LINDEN (CBS13) - The identities of two Stockton victims found in an abandoned well outside Linden in the "Speed Freak Killers" case were made public Friday by the San Joaquin County Sheriff's Department.
In a 1 p.m. news conference, Sheriff Steve Moore said that the two victims were JoAnn Hobson, reported missing in September 1985, and Kimberly Billy of Stockton, reported missing in December 1984. Billy was 19 when she disappeared. Hobson was 16.
Moore said the human remains of a third person found in the well have yet to be identified. He said forensics and DNA testing were used to identify Billy and Hobson.
"I guess I'd characterize it as bittersweet," Moore said of notifying the victims' families. "Grateful for the knowledge that they have been identified but they have to face the reality of the certainty that they're no longer with us.
There have now been four victims identified to date linked to "Speed Freak Killers" Wesley Shermantine and Loren Herzog since search efforts began earlier this year. In addition to Billy and Hobson, investigators in February found the remains of Chevelle Wheeler and Cyndi Vanderheiden on former Shermantine family property in Calaveras County. Shermantine and Herzog were never charged in the cases of Billy and Hobson but were suspected in their disappearances.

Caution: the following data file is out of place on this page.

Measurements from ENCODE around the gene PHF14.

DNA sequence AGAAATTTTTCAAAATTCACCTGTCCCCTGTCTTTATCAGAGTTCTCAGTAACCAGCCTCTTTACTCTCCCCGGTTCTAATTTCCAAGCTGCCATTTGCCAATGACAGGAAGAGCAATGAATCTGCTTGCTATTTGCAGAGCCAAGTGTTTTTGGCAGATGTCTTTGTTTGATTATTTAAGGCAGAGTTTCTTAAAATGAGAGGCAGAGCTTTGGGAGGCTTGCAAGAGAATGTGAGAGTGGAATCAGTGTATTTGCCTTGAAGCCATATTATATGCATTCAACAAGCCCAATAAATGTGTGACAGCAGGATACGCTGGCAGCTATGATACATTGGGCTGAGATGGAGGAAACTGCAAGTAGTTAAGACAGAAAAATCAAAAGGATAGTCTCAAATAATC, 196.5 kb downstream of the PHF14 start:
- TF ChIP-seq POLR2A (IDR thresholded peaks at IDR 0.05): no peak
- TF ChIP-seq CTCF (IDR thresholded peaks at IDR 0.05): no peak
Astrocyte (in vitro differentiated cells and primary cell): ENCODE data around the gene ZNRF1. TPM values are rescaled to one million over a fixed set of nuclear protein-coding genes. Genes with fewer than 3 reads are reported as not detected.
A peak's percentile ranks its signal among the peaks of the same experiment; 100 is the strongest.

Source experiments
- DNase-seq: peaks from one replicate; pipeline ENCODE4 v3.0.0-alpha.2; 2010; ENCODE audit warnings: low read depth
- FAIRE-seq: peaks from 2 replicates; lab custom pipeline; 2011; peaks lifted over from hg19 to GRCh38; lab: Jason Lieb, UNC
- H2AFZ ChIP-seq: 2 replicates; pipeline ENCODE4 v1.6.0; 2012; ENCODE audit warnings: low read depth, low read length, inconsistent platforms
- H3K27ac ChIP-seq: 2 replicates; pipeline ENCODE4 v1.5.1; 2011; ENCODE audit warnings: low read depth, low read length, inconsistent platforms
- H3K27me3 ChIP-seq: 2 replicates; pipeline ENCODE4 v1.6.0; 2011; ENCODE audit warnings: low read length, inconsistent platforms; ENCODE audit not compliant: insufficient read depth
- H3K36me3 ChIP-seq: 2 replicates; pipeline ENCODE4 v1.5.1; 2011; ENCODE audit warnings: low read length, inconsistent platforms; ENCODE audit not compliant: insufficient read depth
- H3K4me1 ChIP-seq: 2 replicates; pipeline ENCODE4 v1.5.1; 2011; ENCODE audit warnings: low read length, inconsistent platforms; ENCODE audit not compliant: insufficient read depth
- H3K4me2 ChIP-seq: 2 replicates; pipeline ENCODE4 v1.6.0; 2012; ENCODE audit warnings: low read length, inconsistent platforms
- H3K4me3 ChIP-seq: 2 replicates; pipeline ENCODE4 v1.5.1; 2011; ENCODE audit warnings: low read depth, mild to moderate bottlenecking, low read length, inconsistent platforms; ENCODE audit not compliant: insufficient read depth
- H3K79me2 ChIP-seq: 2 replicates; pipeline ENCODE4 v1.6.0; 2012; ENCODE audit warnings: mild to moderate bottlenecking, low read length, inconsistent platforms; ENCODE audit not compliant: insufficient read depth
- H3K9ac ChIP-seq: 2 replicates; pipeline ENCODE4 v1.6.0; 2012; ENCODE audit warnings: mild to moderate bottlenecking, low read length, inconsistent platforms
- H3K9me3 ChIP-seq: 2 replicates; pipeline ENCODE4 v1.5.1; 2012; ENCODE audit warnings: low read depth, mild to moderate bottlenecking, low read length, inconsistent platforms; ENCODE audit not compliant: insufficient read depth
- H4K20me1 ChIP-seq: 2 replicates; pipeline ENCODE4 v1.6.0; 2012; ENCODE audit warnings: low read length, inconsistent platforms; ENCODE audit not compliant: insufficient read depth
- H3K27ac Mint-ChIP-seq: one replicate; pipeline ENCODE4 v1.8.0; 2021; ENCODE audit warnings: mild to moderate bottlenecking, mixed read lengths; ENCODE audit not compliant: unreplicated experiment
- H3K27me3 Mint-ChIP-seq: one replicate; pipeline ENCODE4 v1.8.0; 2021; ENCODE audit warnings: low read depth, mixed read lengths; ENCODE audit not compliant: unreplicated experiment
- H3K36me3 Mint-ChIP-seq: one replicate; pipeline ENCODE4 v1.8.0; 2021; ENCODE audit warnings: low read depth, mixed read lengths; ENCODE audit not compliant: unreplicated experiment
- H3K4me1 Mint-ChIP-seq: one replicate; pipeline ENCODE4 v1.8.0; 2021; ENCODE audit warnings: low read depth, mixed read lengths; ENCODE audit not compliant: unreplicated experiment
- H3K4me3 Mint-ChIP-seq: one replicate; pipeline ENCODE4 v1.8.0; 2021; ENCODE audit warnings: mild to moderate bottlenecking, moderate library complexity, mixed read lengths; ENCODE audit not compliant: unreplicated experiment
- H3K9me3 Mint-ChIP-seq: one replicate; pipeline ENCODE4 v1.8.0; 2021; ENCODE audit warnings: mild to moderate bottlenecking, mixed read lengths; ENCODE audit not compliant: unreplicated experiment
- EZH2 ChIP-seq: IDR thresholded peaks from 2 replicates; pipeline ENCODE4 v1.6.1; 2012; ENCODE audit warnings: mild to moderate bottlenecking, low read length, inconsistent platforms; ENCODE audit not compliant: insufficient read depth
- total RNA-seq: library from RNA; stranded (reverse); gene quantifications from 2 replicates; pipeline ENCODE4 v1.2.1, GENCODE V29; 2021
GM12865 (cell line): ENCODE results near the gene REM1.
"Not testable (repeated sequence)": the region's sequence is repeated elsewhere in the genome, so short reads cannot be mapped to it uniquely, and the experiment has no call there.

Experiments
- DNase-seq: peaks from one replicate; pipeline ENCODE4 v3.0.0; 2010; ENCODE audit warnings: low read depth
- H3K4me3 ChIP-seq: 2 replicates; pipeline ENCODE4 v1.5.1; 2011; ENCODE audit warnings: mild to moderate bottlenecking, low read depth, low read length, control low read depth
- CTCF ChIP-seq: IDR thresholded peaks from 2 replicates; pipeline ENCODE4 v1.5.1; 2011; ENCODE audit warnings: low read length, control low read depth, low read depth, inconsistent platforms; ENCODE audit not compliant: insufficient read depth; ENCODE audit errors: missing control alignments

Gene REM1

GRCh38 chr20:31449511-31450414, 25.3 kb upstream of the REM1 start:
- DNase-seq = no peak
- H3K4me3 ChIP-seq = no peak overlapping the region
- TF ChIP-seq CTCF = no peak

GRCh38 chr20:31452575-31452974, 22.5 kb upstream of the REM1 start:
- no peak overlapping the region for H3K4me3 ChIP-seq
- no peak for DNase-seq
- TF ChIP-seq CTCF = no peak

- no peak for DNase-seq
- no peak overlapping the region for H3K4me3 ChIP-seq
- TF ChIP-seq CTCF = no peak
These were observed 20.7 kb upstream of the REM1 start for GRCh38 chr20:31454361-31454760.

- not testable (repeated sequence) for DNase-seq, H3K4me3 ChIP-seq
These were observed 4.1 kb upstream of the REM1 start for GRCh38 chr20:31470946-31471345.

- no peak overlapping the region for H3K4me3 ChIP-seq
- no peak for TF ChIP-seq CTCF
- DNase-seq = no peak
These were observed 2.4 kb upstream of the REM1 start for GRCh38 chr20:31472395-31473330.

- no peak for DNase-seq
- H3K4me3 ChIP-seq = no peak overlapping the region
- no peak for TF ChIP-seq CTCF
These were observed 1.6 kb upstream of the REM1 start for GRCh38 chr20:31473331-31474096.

Investigators recovered more than 1,000 bone fragments from the Linden well earlier this month.
Shermantine has been corresponding from death row with Sacramento-based bounty hunter Leonard Padilla about the location of victims. He claims the murders were carried out by Herzog, who committed suicide in January while out on parole. Shermantine is at San Quentin State Prison after being convicted of four murders in 2001. Charges against Herzog were reduced on appeal and he was released on parole in 2010.
The sheriff's office has been criticized for not requesting the assistance of the FBI sooner and about how the remains were removed from the Linden well with heavy equipment. But the state Department of Justice has said the excavation followed procedures, and Moore said Friday his department is continuing to work with the FBI in what he called the early stages of what figures to be a very long process.
"We want to make sure that we do the right things ... with the full knowledge that we're being looked at and scrutinized," Moore said.
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